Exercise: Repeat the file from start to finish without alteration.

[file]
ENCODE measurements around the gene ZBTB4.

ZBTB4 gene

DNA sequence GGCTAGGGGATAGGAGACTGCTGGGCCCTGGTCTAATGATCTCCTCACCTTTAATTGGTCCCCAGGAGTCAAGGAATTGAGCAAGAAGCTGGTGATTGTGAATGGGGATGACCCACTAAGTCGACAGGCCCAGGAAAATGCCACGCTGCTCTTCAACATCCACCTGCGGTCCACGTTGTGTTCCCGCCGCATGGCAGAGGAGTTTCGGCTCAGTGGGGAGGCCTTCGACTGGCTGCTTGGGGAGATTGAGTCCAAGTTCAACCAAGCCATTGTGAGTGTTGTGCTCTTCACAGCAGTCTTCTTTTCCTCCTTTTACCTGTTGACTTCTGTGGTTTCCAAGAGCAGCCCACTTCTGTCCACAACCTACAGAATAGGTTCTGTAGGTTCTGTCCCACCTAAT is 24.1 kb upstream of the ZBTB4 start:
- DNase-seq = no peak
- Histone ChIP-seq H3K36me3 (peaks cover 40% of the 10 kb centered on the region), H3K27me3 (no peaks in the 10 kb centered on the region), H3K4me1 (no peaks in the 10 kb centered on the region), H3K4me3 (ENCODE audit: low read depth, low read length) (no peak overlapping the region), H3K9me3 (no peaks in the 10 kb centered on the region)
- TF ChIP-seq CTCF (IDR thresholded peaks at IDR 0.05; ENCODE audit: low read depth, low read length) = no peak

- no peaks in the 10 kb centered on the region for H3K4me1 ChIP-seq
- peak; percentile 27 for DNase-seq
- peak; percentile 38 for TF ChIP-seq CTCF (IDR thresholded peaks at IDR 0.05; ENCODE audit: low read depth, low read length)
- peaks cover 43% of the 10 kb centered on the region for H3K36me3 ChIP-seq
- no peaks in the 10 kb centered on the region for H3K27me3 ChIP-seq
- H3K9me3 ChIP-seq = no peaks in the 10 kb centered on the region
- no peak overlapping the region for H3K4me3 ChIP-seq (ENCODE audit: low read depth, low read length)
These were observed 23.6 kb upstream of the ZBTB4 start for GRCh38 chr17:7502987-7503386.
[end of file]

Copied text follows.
ENCODE measurements around the gene ZBTB4.

ZBTB4 gene

DNA sequence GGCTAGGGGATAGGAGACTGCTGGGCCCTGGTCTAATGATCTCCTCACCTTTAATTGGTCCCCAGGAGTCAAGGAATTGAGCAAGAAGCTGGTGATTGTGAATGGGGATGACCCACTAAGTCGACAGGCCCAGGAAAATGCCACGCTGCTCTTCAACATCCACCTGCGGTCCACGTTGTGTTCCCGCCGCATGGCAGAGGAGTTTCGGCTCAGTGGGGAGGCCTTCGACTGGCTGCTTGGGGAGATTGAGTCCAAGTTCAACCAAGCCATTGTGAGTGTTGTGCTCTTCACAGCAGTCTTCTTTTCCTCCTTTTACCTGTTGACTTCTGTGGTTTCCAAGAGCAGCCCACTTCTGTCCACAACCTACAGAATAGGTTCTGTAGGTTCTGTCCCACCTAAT is 24.1 kb upstream of the ZBTB4 start:
- DNase-seq = no peak
- Histone ChIP-seq H3K36me3 (peaks cover 40% of the 10 kb centered on the region), H3K27me3 (no peaks in the 10 kb centered on the region), H3K4me1 (no peaks in the 10 kb centered on the region), H3K4me3 (ENCODE audit: low read depth, low read length) (no peak overlapping the region), H3K9me3 (no peaks in the 10 kb centered on the region)
- TF ChIP-seq CTCF (IDR thresholded peaks at IDR 0.05; ENCODE audit: low read depth, low read length) = no peak

- no peaks in the 10 kb centered on the region for H3K4me1 ChIP-seq
- peak; percentile 27 for DNase-seq
- peak; percentile 38 for TF ChIP-seq CTCF (IDR thresholded peaks at IDR 0.05; ENCODE audit: low read depth, low read length)
- peaks cover 43% of the 10 kb centered on the region for H3K36me3 ChIP-seq
- no peaks in the 10 kb centered on the region for H3K27me3 ChIP-seq
- H3K9me3 ChIP-seq = no peaks in the 10 kb centered on the region
- no peak overlapping the region for H3K4me3 ChIP-seq (ENCODE audit: low read depth, low read length)
These were observed 23.6 kb upstream of the ZBTB4 start for GRCh38 chr17:7502987-7503386.